MCMP was developed with ligands of identified Hex-Hex-Mix receptors OR1A1, OR2J3, OR2W1, OR5K1, OR5P3 and OR10A6. The current results suggest that these ORs may be related to anti-fatigue effects. Finkelmeyer et al. [49] reported that the presentation of the neutral odorant had no effect on task performance and an aversive odorant condition which induces negative emotional state was found to reduce the reaction times for incongruent stimuli of the Stroop color-word interference task only in comparison with an air control condition. The authors concluded that this difference was observed because participants experienced temporary positive emotion (i.e. ‘relief’) when stimulation with the negative olfactory stimulus was temporarily ceased during the aversive odor run. This positive emotion may then have resulted in reduced inhibition and thus increased Stroop interference. Therefore, in this previous study, it remained unclear whether the effects of the negative odor on performance were direct or indirect. In another study, Root et al. reported that cortical amygdala neurons, which were activated by attractive or aversive odors, could induce innate odor driven behavior [50]. These previous findings suggest that the activation of some specific ORs by odorants may induce specific physiological functions, emotional states and behaviors.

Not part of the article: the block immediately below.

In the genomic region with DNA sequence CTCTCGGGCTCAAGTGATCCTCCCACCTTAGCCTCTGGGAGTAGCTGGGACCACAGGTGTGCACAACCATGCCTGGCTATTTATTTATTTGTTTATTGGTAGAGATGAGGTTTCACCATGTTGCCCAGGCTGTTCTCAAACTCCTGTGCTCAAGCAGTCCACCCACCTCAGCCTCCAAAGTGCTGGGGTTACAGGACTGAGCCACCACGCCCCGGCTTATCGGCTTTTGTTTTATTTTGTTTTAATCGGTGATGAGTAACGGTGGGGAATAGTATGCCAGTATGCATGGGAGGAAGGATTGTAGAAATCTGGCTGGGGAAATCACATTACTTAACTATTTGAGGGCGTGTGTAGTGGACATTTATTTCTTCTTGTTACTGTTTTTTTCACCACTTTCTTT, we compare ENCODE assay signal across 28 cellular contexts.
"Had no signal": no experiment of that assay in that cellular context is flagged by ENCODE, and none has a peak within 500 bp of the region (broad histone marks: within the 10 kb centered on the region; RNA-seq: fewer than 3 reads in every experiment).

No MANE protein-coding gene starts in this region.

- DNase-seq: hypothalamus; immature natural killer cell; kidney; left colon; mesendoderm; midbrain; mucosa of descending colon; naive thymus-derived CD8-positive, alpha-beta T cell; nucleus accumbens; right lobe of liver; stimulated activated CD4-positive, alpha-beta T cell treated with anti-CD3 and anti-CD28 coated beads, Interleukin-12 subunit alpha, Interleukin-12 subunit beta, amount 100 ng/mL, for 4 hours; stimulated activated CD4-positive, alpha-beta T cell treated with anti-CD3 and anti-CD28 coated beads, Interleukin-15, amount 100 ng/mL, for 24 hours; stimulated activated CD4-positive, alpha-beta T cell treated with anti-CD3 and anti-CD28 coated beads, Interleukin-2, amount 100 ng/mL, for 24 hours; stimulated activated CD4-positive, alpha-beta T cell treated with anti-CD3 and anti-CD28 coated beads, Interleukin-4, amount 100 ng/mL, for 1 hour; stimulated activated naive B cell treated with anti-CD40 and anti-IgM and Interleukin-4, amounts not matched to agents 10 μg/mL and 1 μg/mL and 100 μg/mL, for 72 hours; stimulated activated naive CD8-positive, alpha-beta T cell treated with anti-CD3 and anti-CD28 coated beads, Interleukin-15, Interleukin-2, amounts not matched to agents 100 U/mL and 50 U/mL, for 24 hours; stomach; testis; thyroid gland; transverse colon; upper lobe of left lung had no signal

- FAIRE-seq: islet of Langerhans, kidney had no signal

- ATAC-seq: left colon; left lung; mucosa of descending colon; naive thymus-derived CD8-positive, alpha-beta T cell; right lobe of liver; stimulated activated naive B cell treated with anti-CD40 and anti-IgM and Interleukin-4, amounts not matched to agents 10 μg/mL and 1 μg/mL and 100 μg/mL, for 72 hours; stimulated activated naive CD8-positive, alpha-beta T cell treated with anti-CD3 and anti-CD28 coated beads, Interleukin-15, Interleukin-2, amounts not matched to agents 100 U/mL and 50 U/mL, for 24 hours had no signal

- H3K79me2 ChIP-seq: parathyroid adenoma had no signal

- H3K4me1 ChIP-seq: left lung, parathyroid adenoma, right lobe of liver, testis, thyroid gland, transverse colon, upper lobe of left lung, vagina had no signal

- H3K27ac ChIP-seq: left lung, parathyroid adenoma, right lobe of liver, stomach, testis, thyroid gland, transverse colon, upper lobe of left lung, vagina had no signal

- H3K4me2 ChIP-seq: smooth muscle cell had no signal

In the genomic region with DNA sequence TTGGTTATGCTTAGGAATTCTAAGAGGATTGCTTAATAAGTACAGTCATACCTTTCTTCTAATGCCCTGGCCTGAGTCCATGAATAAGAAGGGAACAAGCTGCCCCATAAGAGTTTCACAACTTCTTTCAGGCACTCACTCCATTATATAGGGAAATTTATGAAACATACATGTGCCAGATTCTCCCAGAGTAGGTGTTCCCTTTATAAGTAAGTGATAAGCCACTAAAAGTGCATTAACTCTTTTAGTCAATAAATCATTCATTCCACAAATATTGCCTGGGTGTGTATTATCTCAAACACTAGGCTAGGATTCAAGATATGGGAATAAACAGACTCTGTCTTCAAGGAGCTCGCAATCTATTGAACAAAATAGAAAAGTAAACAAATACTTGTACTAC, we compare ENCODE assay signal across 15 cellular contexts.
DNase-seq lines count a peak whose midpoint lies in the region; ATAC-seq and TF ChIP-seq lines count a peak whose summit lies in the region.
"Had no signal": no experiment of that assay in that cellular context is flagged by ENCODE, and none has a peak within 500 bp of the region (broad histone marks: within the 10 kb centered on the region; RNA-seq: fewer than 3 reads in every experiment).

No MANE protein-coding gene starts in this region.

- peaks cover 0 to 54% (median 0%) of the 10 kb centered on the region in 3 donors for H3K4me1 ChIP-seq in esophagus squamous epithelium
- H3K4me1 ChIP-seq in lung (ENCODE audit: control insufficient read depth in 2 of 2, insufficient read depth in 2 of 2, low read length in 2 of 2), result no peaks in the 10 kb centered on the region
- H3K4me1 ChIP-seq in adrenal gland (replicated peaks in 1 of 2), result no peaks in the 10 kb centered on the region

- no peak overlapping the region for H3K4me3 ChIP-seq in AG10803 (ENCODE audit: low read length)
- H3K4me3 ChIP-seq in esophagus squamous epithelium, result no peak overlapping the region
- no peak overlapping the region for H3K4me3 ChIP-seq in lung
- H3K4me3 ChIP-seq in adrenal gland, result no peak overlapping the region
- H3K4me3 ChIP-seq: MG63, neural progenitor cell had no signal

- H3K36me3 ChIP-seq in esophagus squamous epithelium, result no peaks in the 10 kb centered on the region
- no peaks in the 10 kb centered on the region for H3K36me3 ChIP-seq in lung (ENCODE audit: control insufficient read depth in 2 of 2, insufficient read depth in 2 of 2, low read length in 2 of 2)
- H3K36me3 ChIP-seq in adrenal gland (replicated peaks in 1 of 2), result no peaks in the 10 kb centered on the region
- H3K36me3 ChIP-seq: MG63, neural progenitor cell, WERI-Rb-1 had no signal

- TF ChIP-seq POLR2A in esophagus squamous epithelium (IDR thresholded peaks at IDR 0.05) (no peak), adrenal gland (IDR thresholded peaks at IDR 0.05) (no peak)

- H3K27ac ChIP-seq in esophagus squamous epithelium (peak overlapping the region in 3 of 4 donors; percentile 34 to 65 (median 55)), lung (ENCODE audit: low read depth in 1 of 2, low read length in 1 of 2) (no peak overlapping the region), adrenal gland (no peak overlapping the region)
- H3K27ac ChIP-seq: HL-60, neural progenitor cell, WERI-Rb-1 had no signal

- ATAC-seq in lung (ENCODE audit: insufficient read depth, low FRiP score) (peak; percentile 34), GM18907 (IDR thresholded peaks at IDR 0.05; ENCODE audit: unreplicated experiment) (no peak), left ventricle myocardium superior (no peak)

A previous study suggested that odorants can be transported to the bloodstream or central nervous system, directly affecting neurons in the central nervous system, where physiological conditions are controlled [51]. The present results do not provide a sufficient basis to exclude this possibility. However, another previous study reported that innate fear responses to the odor of trimethyl-thiazoline (TMT) were mediated in the dorsal domain of the olfactory bulb, and increased plasma adrenocorticotropic hormone (ACTH) levels in response to TMT-induced stress were also mediated in the dorsal domain of the olfactory bulb [6]. Thus, the current finding that two types of odorants (MCMP and Hex-Hex mix) activated the same six types of specific ORs and probably induced similar physiological functional changes, including improving performance level which may be due to the attenuation of fatigue, suggests that the peripheral olfactory system may be involved in the functional mechanisms underlying the anti-fatigue effect of odorants.